Nedir Bey, a close confidant of the late Your Black Muslim Bakery founder Yusuf Bey, received public funds for his anemic 2002 run for the Oakland City Council but faced little scrutiny from election officials for suspect political contributions and spending.
The discovery appears to be one more example of the Bey empire's alleged scams and schemes uncovered by the Chauncey Bailey Project since the eponymous journalist's August 2007 murder, which law enforcement sources have linked to the bakery.
For five years the Fair Political Practices Commission in Sacramento sat on a request to investigate alleged campaign finance irregularities committed by Nedir Bey — who owes the city of Oakland $1.5 million in another matter — then dropped the probe because too much time had elapsed.
Bey ran for the Oakland City Council's District 4 seat in March 2002 but got only 268 votes. He received $14,178 in public matching funds for his campaign despite questions raised by the head of Oakland's Public Ethics Commission about the sources of the candidate's contributions.
In August 2007, however, the FPPC sent a letter to Bey announcing it would not be taking any action against him, "given the age of this case and our current enforcement priorities." Bey refused to comment on any of the main points in this article.
FPPC spokesperson Roman Porter said he could not say why the investigation lagged as long as it did, other than to say that a former enforcement official refrained from pursuing the case. Porter said the official closed a large number of cases to decrease a backlog, but Bey's wasn't one of them.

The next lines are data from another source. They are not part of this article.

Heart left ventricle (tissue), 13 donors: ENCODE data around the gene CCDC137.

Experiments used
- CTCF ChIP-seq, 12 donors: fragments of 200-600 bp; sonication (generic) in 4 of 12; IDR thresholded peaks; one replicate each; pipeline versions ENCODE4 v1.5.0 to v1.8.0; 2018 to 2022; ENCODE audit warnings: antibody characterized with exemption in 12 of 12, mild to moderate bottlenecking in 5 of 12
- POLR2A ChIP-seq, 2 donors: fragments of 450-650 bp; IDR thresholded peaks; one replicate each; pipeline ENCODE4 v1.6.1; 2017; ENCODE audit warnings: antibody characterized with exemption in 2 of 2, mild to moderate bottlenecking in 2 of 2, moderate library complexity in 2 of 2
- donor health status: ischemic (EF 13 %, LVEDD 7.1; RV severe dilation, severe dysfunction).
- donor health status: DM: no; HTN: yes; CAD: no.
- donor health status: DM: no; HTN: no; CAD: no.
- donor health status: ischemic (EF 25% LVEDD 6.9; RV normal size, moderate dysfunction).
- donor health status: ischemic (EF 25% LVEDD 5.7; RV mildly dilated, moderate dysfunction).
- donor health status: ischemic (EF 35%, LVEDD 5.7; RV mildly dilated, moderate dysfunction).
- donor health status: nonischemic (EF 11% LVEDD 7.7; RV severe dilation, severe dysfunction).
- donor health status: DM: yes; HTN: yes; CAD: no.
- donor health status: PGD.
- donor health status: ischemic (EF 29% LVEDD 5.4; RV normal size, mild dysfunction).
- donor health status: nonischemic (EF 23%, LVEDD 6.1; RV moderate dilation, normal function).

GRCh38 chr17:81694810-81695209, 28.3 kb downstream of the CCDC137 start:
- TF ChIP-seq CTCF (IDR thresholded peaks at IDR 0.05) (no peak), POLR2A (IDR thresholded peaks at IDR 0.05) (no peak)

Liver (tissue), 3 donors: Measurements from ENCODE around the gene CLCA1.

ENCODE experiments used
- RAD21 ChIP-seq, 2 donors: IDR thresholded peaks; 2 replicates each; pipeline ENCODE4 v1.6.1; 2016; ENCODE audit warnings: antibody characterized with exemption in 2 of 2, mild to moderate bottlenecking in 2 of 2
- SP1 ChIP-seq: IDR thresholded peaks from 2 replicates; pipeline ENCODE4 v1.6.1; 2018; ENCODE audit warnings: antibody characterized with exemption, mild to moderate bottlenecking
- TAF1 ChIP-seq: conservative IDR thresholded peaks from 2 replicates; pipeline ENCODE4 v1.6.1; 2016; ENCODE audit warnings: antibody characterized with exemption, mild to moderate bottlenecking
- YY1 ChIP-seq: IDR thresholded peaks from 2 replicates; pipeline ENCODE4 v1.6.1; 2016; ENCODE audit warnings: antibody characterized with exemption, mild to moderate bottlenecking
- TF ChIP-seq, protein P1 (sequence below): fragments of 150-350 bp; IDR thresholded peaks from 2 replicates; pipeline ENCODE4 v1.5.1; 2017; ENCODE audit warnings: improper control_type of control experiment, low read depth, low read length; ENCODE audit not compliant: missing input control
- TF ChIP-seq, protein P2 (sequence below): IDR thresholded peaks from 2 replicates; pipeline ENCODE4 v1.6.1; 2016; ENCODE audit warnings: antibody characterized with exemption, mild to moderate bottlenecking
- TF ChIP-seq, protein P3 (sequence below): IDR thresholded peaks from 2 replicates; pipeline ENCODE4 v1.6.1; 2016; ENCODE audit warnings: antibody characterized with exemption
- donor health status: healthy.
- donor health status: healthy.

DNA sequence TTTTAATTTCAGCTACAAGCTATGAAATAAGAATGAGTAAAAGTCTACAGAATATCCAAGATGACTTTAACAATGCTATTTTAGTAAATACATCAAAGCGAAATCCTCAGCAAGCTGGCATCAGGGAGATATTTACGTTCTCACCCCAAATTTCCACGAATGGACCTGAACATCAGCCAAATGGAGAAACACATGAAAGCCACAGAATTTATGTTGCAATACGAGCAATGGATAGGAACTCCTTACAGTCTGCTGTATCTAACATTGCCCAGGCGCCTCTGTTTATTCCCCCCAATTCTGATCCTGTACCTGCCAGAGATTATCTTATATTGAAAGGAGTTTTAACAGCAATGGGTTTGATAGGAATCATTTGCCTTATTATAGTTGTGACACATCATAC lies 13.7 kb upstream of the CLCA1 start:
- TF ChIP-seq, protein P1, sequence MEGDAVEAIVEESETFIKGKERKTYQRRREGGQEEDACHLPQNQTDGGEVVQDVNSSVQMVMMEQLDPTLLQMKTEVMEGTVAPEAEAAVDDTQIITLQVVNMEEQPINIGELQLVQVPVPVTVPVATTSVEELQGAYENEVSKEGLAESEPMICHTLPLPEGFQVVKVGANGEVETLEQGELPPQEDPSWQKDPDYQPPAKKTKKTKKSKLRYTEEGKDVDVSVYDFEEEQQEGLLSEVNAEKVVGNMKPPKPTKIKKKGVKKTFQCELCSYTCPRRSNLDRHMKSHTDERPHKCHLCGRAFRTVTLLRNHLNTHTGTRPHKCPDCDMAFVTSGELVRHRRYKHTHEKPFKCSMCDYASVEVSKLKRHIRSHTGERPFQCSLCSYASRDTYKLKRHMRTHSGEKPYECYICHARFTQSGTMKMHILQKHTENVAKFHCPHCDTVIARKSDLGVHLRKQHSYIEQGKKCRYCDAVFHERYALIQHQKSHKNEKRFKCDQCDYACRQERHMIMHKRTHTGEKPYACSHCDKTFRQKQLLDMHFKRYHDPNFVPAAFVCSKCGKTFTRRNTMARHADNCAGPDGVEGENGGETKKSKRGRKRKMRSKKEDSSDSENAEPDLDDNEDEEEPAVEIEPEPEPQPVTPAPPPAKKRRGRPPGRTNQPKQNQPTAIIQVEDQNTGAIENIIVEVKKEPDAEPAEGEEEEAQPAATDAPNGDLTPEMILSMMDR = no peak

A new chairman and enforcement team came on board last year, but by that time the statute of limitations had already expired on two of the matters contained in Oakland's complaint and there wasn't enough time left to investigate the third matter before the statute of limitations ran out, Porter said.
Oakland's Public Ethics Commission executive director, Dan Purnell, passed the case to Sacramento instead of completing the investigation locally. City law gives the Public Ethics Commission the sole authority for civil enforcement of the Limited Public Financing Act, which contains regulations for disbursing matching funds.
Purnell suspected irregularities in Bey's campaign expenditures as early as January 2002, 10 months before he asked the state FPPC to initiate an investigation.
The March 2002 election was the first in Oakland to offer public financing to candidates who agreed to abide by voluntary spending limits. Candidates in the election could qualify for up to $14,700 in matching public funds from a special account established by the city to help defray the cost of running for office.
Matched contributions had to be $100 or less. The Committee to Elect Nedir Bey reported it had raised a total of $14,517, of which $14,178 was eligible for matching funds. The campaign reported it spent a total of $39,741 on the election.
Documents obtained from the FPPC through a public records request show that of 145 contributions, 123 were made with $99 money orders with sequential numbers, all apparently purchased from the same location over a four-day period between Jan. 14 and 18, 2002. Only 22 donations to Bey's campaign were written on personal checks.
Purnell asked Bey prior to disbursing the matching funds if the money orders were purchased at the same time in bundles and if anyone other than the donor had purchased them. Bey declined to comment for this story, but he explained to Purnell at the time that the donors were transported to the store en masse to buy the money orders, and he promised no one else had obtained them for the donors.
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